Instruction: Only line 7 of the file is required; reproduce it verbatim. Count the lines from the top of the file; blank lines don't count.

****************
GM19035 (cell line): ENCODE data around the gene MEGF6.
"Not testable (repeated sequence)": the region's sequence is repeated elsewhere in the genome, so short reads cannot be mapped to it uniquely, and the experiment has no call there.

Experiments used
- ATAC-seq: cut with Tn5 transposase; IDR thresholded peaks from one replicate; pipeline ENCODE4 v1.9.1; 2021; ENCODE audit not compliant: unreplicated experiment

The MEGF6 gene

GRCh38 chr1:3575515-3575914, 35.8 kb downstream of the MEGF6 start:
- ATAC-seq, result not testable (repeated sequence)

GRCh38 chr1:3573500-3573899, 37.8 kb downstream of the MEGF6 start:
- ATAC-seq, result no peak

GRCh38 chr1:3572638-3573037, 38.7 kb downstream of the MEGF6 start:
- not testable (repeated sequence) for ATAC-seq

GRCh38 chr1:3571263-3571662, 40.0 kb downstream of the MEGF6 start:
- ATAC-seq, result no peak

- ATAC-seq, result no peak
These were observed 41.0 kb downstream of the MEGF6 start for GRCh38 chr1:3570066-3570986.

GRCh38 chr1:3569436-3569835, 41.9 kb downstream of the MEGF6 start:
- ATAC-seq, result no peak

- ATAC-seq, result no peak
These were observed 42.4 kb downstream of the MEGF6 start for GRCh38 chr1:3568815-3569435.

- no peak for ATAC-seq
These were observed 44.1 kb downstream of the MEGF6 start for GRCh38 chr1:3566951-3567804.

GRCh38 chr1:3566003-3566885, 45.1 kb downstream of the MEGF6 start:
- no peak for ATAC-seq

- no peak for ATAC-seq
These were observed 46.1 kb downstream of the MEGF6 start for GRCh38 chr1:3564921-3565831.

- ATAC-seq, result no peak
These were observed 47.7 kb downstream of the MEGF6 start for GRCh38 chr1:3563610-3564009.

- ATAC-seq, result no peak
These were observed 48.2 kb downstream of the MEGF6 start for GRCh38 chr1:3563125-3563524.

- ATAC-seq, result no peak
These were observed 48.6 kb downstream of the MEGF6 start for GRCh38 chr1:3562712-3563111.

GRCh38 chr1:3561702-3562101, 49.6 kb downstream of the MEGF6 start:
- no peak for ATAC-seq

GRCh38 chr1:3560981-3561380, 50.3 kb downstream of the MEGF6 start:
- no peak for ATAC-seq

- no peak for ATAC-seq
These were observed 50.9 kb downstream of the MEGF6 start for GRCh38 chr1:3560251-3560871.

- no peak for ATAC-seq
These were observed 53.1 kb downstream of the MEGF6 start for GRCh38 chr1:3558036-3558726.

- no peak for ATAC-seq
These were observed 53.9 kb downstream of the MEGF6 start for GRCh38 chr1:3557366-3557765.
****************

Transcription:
- ATAC-seq, result not testable (repeated sequence)